To have found this blog post, then no doubt you are aware of the two major printing method types used today: sublimation printing, and screen printing. Both are very commonly used methods that provide very different printing results and both are equally interesting in intricacy of their science and execution.
Below is a detailed summary of the two methods, how they work and what they are most suitably used for:
Sublimation printing is a digital printing process whereby special sublimation ready papers are printed with a graphic or design. These papers are printed on digital machines that are loaded with CMYK (Cyan, Magenta, Yellow and blacK inks) and then transferred to Polyester fabrics through a heat press.
The inks used in the sublimation process are quite unique in their ability to convert from a solid to a gas without going through a liquid form. (Think dry ice)
The conversion happens on what is known as a Calendar machine; it is initiated by heat and is controlled by pressure and time to sublimate transfer the graphic from the sublimation papers onto any sublimation ready surface, such as Polyester fabrics.
Polyester fabrics are the ideal choice substrate to be used in Sublimation printing; blends can be used where the majority content is at least 70% Polyester.
Polyester fabrics are incredibly durable, high quality and inherently fire retardant. This makes the Sublimation printing process perfect for fabrics in soft furnishings like upholstery, cushions, curtains and ottomans, as well as for swimwear, boardshorts and activewear.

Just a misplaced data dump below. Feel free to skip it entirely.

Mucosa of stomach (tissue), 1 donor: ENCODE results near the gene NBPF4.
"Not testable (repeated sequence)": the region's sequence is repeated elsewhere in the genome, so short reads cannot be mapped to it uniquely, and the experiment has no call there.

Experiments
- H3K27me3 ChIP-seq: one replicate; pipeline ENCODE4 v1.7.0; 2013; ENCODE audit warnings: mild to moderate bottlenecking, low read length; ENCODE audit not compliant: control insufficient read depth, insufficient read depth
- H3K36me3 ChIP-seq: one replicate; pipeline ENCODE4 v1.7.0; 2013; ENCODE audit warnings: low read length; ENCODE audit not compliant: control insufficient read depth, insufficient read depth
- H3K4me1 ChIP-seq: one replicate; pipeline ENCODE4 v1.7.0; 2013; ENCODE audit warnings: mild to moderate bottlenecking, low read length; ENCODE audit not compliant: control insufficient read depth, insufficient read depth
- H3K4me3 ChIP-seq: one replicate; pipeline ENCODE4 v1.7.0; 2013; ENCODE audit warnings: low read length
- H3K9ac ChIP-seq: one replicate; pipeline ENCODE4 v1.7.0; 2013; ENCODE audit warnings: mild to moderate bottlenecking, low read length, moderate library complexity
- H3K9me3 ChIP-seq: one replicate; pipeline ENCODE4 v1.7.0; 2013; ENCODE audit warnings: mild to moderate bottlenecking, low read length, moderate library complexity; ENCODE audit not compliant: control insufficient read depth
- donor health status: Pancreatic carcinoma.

Once sublimated to the fabric, the print will last the lifetime of the fabric. The printed fabric feels identical to how it felt prior to printing with no raised surfaces or hardening of ink.
Screen printing is the process of pushing ink through an open mesh, one colour at a time with a flexible rubber blade called a Squeegee, which can either be performed by hand or machine.
The screen is made up of a metal frame with a synthetic fiber mesh tightly stretched over its surface (it’s called a silk mesh however it is not actually silk). These can come in a variety of sizes and TPI to cater for large scale yardage printing or printing onto glass and ceramics.
The screens are then coated in a photographic emulation ready for artwork film. Once an artwork is complete, it is split into its individual colours and printed onto clear film. This film is then exposed colour by colour onto its own screen, which causes the emulation around the design to harden allowing you to wash away the design. This creates what is called a stencil.
Once the screens have dried they are then set up in a machine or prepared to screen print by hand.
The squeegee then runs over the screen, forcing ink through it and onto the substrate of choice, creating the pattern or artwork.
Screen printing is the cheapest and most effective form of printing for natural fibers such as cottons and silks, however screen printing can be performed on almost any substrate, such as paper, card, glass, plastic and leather.
Once printed to the fabric, the print will last quite a long time if taken care of properly. The printed fabric feels as though the print is sitting on top of it, however with good quality screens and inks used the screen print should feel soft and bendable to the fabrics natural movement.
Thanks for the screen printing image: